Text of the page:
- By far, the greatest numbers of deaths are in nursing homes and residential centers. They should continue with precautions at the highest level.
- I am in a high-risk group. People like me should wear masks, gloves (yes, I wear them when I am out) and carry viral disinfectant wipes. I want to see my grandchildren grow up!
- If you are not feeling well, by all means wear a mask. That way, droplets containing the virus — whether via sneezing or ordinary respiration — will be somewhat contained. We want to, when possible, protect people at higher risk.
- Among the rest of the population, maintain distance if you wish but pretty much carry on. If a mask makes you feel more comfortable, fine! But, it should not be mandatory. Why? As recently as Saturday evening, I was listening to an MD on the radio saying that wearing a mask, day after day, hour after hour, is unhealthy. Others say it’s fine. Given the amount of misinformation from the public health profession the last six months, I have no way of evaluating which is correct.
- In the unconstrained outdoors, I can see no value in wearing a mask. I posed the question about outdoor masks to an epidemiologist this morning. She did not reply.
I wish to close by quoting the findings of a federal judge in Michigan who found there was no scientific input to or basis for Governor Whitmer’s closure of gyms and similar businesses. The entire, rather extraordinary, ruling is here. Some portions are below.
“…this Court must uphold the Governor’s Executive Orders as long as they are supported by some relation to the public health. Unfortunately, on the record before it, the Court has not been presented with any evidence that shows a rational relation between the continued closure of indoor gyms and the preservation of public health.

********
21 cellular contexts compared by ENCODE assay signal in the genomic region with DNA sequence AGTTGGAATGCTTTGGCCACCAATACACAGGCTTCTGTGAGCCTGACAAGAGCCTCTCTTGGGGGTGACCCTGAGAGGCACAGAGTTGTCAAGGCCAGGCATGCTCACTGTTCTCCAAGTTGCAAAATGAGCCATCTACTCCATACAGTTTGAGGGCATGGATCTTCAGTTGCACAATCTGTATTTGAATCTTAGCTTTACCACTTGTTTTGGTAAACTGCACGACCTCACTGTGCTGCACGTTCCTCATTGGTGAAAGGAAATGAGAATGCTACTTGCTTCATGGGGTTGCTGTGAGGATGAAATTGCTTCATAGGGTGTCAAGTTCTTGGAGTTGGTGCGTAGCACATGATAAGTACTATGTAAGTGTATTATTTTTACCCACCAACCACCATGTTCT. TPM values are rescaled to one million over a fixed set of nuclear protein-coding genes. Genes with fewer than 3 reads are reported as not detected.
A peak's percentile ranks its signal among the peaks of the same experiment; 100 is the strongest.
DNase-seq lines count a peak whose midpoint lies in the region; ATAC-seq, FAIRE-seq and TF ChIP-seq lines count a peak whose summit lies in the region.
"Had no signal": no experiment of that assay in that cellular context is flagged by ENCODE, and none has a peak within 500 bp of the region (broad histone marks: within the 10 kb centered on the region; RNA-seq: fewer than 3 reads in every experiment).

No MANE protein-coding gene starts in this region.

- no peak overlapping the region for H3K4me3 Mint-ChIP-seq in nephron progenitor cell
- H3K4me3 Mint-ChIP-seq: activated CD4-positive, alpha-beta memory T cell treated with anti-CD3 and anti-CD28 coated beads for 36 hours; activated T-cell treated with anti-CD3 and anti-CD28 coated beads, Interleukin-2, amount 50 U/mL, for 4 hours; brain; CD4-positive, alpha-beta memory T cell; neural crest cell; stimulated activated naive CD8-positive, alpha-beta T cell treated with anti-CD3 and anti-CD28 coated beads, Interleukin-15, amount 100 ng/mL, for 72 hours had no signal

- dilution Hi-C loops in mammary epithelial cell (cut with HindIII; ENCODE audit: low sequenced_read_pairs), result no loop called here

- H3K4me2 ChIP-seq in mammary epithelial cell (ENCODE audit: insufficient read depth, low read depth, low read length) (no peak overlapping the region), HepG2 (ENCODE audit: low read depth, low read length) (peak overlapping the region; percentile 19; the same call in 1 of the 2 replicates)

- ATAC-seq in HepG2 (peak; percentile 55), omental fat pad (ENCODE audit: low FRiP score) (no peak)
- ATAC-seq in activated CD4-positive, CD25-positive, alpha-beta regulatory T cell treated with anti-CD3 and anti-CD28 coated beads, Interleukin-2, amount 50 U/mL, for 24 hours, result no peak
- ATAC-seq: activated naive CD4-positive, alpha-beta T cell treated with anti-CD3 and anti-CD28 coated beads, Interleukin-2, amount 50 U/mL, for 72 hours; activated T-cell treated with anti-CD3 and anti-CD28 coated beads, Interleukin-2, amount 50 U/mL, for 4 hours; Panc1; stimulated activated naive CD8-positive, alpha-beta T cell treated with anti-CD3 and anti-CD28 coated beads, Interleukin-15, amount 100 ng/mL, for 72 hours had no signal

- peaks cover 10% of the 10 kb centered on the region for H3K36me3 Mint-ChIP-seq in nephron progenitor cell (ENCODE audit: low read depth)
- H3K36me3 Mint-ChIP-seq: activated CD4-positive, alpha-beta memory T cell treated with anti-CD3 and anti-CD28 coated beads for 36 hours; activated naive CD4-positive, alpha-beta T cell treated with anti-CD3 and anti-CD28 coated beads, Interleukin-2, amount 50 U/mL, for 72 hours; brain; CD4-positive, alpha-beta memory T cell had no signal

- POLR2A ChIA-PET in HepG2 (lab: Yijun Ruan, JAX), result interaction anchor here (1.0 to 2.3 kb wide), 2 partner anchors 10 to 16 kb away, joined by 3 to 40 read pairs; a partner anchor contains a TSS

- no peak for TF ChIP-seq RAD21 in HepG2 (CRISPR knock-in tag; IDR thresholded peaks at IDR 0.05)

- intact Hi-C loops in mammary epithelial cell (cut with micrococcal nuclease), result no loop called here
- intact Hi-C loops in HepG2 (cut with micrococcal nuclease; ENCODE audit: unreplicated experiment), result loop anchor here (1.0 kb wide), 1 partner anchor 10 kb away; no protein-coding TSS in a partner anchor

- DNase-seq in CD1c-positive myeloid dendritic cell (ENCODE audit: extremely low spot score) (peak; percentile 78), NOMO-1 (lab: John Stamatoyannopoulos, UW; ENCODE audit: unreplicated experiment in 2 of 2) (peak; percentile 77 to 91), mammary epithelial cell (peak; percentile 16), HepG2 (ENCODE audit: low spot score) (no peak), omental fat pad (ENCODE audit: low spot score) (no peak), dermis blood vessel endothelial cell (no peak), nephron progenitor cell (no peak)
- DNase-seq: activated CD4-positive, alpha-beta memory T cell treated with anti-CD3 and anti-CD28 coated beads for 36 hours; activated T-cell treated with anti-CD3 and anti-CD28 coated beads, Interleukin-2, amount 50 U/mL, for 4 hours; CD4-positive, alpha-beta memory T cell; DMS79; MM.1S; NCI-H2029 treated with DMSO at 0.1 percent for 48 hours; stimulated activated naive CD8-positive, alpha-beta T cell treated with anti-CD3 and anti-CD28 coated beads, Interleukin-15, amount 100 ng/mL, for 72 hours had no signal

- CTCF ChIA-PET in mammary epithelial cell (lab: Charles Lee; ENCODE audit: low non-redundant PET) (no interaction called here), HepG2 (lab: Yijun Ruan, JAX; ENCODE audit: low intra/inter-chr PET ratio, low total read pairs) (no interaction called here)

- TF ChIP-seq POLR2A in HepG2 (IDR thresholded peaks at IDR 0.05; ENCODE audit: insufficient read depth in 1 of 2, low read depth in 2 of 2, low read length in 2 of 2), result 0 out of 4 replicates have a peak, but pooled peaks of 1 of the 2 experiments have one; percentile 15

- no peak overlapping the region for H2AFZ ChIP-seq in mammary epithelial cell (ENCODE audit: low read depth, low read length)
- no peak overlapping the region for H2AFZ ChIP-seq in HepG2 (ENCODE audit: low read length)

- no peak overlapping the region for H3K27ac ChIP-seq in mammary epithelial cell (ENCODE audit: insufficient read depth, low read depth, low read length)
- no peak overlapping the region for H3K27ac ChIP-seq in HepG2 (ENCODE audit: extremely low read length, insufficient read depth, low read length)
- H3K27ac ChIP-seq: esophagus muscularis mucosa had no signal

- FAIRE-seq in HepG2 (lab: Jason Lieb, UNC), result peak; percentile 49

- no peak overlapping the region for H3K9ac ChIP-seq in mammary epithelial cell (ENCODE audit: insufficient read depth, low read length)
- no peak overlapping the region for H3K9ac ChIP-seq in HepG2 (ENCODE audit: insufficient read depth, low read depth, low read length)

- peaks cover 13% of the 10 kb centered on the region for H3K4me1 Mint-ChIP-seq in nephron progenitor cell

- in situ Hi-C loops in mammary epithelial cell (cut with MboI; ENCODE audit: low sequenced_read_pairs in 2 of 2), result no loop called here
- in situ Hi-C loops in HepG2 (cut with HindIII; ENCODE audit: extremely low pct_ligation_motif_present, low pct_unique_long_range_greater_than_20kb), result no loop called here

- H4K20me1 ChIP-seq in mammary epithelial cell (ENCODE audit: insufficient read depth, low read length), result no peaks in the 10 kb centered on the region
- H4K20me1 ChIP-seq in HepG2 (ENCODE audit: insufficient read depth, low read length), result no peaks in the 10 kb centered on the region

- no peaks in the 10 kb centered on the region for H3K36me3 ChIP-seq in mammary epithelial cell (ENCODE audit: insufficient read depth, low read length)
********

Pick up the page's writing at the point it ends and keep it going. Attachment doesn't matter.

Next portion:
While the standard is extremely deferential here—if the Court can conceive of any set of facts that would support the Orders, it must uphold them and deny the injunction—the Orders must still connect the challenged prohibition with some fact or facts. At oral argument, the Court pressed Defendants on what data, evidence, or rationale supported the continued closure of indoor gyms. Defendants cited to the preambles of the Executive Orders and vaguely stated that indoor gyms are a “petri dish” of infection, but Defendants could not point to any facts in the record to support that statement. Defendants emphasized the low bar: all that needed to be presented was a reasonably conceivable set of facts that connected the continued closure to protecting the public health.
But when asked, even counsel was unable to state a rational basis to support the position that indoor gyms must still be closed. Defendants merely reiterated that a threat of transmission exists at indoor gyms, and the threat of transmission must be minimized…
…if Defendants can open or close any sector of the economy, at will, with nothing more than a vague reference that it is “dangerous,” the potential for abuse is palpable.” [bold print added]
I couldn’t agree more with the federal judge. Will Governor Kelly have better justification than Michigan’s Governor Whitmer? I doubt it, as those facts do not seem to exist. I am concerned that when the masks fail to suppress the raw number of cases, Kelly will opt for another shutdown, as has already been rumored.
Governor Kelly, please reconsider: No mandatory masks, especially outdoors.